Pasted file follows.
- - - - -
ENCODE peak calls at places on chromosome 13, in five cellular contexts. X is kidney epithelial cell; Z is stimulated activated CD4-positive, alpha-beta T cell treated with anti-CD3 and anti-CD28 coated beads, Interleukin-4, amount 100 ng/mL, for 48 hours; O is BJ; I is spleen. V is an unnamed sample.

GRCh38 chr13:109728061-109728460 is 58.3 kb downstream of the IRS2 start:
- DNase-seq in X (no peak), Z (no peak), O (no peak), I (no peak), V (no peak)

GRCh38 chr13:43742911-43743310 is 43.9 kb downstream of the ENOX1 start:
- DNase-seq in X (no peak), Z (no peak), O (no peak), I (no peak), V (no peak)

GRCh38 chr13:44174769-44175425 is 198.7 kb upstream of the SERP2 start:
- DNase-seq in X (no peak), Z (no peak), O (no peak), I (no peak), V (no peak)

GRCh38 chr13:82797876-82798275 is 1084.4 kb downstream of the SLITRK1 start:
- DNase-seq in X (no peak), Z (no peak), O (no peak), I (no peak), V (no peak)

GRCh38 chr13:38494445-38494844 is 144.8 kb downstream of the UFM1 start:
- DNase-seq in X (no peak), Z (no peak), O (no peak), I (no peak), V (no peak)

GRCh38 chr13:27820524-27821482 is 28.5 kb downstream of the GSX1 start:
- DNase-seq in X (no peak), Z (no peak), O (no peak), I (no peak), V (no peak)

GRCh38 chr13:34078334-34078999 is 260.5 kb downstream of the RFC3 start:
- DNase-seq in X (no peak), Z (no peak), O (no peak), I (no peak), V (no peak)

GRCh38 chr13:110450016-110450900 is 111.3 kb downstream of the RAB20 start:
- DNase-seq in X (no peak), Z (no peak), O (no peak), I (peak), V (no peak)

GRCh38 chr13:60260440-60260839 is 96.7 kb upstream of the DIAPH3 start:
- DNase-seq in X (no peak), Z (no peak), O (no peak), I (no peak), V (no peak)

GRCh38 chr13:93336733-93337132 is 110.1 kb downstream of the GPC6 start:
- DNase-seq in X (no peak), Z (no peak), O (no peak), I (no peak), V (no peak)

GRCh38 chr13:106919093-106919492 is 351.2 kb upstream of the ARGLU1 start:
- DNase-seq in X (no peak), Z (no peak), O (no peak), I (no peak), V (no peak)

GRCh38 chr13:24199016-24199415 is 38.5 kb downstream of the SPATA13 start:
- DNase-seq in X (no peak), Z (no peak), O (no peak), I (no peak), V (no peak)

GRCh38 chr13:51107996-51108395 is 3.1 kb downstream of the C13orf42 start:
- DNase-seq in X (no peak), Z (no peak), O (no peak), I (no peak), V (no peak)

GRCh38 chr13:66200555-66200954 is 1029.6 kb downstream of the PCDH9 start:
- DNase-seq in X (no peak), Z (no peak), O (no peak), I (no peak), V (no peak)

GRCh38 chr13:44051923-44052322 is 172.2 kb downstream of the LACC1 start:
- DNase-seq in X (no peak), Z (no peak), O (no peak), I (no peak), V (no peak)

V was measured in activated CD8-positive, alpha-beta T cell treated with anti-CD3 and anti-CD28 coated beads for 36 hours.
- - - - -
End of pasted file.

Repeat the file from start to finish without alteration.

ENCODE peak calls at places on chromosome 13, in five cellular contexts. X is kidney epithelial cell; Z is stimulated activated CD4-positive, alpha-beta T cell treated with anti-CD3 and anti-CD28 coated beads, Interleukin-4, amount 100 ng/mL, for 48 hours; O is BJ; I is spleen. V is an unnamed sample.

GRCh38 chr13:109728061-109728460 is 58.3 kb downstream of the IRS2 start:
- DNase-seq in X (no peak), Z (no peak), O (no peak), I (no peak), V (no peak)

GRCh38 chr13:43742911-43743310 is 43.9 kb downstream of the ENOX1 start:
- DNase-seq in X (no peak), Z (no peak), O (no peak), I (no peak), V (no peak)

GRCh38 chr13:44174769-44175425 is 198.7 kb upstream of the SERP2 start:
- DNase-seq in X (no peak), Z (no peak), O (no peak), I (no peak), V (no peak)

GRCh38 chr13:82797876-82798275 is 1084.4 kb downstream of the SLITRK1 start:
- DNase-seq in X (no peak), Z (no peak), O (no peak), I (no peak), V (no peak)

GRCh38 chr13:38494445-38494844 is 144.8 kb downstream of the UFM1 start:
- DNase-seq in X (no peak), Z (no peak), O (no peak), I (no peak), V (no peak)

GRCh38 chr13:27820524-27821482 is 28.5 kb downstream of the GSX1 start:
- DNase-seq in X (no peak), Z (no peak), O (no peak), I (no peak), V (no peak)

GRCh38 chr13:34078334-34078999 is 260.5 kb downstream of the RFC3 start:
- DNase-seq in X (no peak), Z (no peak), O (no peak), I (no peak), V (no peak)

GRCh38 chr13:110450016-110450900 is 111.3 kb downstream of the RAB20 start:
- DNase-seq in X (no peak), Z (no peak), O (no peak), I (peak), V (no peak)

GRCh38 chr13:60260440-60260839 is 96.7 kb upstream of the DIAPH3 start:
- DNase-seq in X (no peak), Z (no peak), O (no peak), I (no peak), V (no peak)

GRCh38 chr13:93336733-93337132 is 110.1 kb downstream of the GPC6 start:
- DNase-seq in X (no peak), Z (no peak), O (no peak), I (no peak), V (no peak)

GRCh38 chr13:106919093-106919492 is 351.2 kb upstream of the ARGLU1 start:
- DNase-seq in X (no peak), Z (no peak), O (no peak), I (no peak), V (no peak)

GRCh38 chr13:24199016-24199415 is 38.5 kb downstream of the SPATA13 start:
- DNase-seq in X (no peak), Z (no peak), O (no peak), I (no peak), V (no peak)

GRCh38 chr13:51107996-51108395 is 3.1 kb downstream of the C13orf42 start:
- DNase-seq in X (no peak), Z (no peak), O (no peak), I (no peak), V (no peak)

GRCh38 chr13:66200555-66200954 is 1029.6 kb downstream of the PCDH9 start:
- DNase-seq in X (no peak), Z (no peak), O (no peak), I (no peak), V (no peak)

GRCh38 chr13:44051923-44052322 is 172.2 kb downstream of the LACC1 start:
- DNase-seq in X (no peak), Z (no peak), O (no peak), I (no peak), V (no peak)

V was measured in activated CD8-positive, alpha-beta T cell treated with anti-CD3 and anti-CD28 coated beads for 36 hours.